Clinical reasoning is a complex set of abilities healthcare students have to learn during their studies and continue to further develop in the workplace. Clinical reasoning encompasses the application of knowledge to collect and integrate information from various sources to arrive at a diagnosis and management plan for patients in a shared decision-making process. Due to its multifactorial nature and unconscious components it is both, difficult to learn and teach. A lack of clinical reasoning abilities is a primary cause of cognitive errors in patient care and threats to patient safety including unnecessary pain, treatments, or procedures for patients and increasing the costs of healthcare. In the European Union the number of errors and adverse events in healthcare is estimated at 8-12% of hospitalizations (WHO).
Despite the importance of clinical reasoning for the workplace of healthcare professionals and patient safety there is still a lack of structured and explicit teaching, learning, and assessment of clinical reasoning in healthcare education. Such a training can help to improve patient safety and reduce costs – two priorities of the EU Health policy.
Therefore, the aim of this project is to fill this gap and conceptualize, develop, evaluate, and disseminate a clinical reasoning curriculum in healthcare education for students and a train-the-trainer course for educators on how to teach clinical reasoning.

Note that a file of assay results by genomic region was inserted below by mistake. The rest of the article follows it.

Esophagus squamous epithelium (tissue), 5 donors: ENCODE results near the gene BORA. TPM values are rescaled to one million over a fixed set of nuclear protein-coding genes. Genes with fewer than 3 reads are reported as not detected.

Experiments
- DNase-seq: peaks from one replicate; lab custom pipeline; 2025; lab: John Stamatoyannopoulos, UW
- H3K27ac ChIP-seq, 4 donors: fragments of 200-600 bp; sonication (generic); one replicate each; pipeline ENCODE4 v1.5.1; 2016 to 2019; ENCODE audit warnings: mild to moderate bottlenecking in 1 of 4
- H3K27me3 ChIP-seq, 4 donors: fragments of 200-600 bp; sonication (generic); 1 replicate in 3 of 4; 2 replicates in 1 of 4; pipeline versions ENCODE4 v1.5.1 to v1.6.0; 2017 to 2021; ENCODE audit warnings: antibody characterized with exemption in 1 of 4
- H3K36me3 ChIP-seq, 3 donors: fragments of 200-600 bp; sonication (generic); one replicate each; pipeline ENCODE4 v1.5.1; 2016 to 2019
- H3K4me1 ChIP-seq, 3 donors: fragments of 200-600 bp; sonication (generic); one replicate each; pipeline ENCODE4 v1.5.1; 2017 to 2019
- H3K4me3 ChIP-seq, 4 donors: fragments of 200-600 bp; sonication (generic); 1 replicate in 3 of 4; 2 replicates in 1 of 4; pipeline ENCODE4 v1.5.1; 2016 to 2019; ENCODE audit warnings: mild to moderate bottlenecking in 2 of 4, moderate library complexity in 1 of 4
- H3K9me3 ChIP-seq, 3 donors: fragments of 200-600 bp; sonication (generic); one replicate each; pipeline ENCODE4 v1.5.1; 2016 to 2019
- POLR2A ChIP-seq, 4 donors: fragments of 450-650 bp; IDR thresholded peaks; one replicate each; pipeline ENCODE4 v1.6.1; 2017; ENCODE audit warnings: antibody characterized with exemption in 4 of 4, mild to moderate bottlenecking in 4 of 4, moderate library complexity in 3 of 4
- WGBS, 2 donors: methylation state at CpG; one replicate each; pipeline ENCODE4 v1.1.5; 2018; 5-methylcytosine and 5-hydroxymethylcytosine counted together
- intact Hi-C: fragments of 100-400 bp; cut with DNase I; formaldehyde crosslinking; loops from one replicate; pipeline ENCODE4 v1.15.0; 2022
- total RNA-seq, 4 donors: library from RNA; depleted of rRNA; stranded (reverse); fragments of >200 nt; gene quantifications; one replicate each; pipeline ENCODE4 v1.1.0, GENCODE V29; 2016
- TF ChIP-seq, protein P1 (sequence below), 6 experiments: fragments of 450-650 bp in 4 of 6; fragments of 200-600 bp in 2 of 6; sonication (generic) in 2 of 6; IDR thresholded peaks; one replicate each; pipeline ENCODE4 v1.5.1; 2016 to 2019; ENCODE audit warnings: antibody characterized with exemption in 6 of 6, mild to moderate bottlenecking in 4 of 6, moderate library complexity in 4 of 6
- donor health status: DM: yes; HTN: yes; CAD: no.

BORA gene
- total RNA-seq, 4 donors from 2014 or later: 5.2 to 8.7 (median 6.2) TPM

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Erasmus+ Project Card

Events & Meetings

Virtual AMEE conference 2020

The AMEE 2020 was held as a virtual conference from Sep 7-9 2020. Dr. Kononowicz from the DID-ACT team presented the barriers to implement a clinical reasoning curriculum identified in our needs analysis. More information

DID-ACT kick-off

On January 13th and 14th 2020 the DID-ACT kick-off meeting took place at the medical school of the University of Augsburg, Germany. This event included an interprofessional workshop with 25 participants from the faculty and hospital to discuss the different understandings of clinical reasoning in the healthcare professions and potential needs and barriers for teaching.
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Publications & Resources

  • The general needs analysis, which was the basis for this project has been published in Medical Teacher
  • More than 60 open access virtual patients in English and German have been created as part of a previous Marie-Curie Global Fellowship. The courses are freely available at https://crt.casus.net (Login with EduGain account). Part of the virtual patients have been adapted to the current Covid-19 situation.
  • A series on short video clips about clinical reasoning and diagnostic errors is available as aplaylist on YouTube

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Please contact us at info@did-act.eu if you have any questions or comments concerning the project.

Project coordinator: Inga Hege
Medical Education Sciences, University of Augsburg, Universitätsstr. 2, 86159 Augsburg, Germany

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